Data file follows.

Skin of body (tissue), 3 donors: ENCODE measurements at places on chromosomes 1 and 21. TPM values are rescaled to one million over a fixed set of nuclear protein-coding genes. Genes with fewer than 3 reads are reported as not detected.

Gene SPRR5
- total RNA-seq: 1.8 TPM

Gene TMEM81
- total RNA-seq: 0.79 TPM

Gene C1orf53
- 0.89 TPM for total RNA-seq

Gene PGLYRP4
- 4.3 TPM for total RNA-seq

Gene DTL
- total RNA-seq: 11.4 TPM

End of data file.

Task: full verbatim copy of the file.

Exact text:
Skin of body (tissue), 3 donors: ENCODE measurements at places on chromosomes 1 and 21. TPM values are rescaled to one million over a fixed set of nuclear protein-coding genes. Genes with fewer than 3 reads are reported as not detected.

Gene SPRR5
- total RNA-seq: 1.8 TPM

Gene TMEM81
- total RNA-seq: 0.79 TPM

Gene C1orf53
- 0.89 TPM for total RNA-seq

Gene PGLYRP4
- 4.3 TPM for total RNA-seq

Gene DTL
- total RNA-seq: 11.4 TPM